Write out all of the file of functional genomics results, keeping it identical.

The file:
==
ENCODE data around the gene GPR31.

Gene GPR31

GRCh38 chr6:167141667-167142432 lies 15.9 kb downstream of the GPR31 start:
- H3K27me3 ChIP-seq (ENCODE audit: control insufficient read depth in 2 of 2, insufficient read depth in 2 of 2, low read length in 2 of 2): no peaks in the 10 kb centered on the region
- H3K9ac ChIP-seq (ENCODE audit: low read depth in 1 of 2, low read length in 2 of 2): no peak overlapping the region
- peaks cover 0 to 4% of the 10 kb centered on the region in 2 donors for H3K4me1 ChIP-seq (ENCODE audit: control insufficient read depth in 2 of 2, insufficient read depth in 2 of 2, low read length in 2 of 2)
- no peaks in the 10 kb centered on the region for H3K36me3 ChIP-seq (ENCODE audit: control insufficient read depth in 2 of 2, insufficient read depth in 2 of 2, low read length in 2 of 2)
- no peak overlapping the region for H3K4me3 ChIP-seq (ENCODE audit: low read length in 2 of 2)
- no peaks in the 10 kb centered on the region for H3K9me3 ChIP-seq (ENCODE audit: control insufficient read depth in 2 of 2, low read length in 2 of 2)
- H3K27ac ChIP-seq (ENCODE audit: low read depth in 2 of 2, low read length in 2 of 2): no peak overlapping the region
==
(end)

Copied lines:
ENCODE data around the gene GPR31.

Gene GPR31

GRCh38 chr6:167141667-167142432 lies 15.9 kb downstream of the GPR31 start:
- H3K27me3 ChIP-seq (ENCODE audit: control insufficient read depth in 2 of 2, insufficient read depth in 2 of 2, low read length in 2 of 2): no peaks in the 10 kb centered on the region
- H3K9ac ChIP-seq (ENCODE audit: low read depth in 1 of 2, low read length in 2 of 2): no peak overlapping the region
- peaks cover 0 to 4% of the 10 kb centered on the region in 2 donors for H3K4me1 ChIP-seq (ENCODE audit: control insufficient read depth in 2 of 2, insufficient read depth in 2 of 2, low read length in 2 of 2)
- no peaks in the 10 kb centered on the region for H3K36me3 ChIP-seq (ENCODE audit: control insufficient read depth in 2 of 2, insufficient read depth in 2 of 2, low read length in 2 of 2)
- no peak overlapping the region for H3K4me3 ChIP-seq (ENCODE audit: low read length in 2 of 2)
- no peaks in the 10 kb centered on the region for H3K9me3 ChIP-seq (ENCODE audit: control insufficient read depth in 2 of 2, low read length in 2 of 2)
- H3K27ac ChIP-seq (ENCODE audit: low read depth in 2 of 2, low read length in 2 of 2): no peak overlapping the region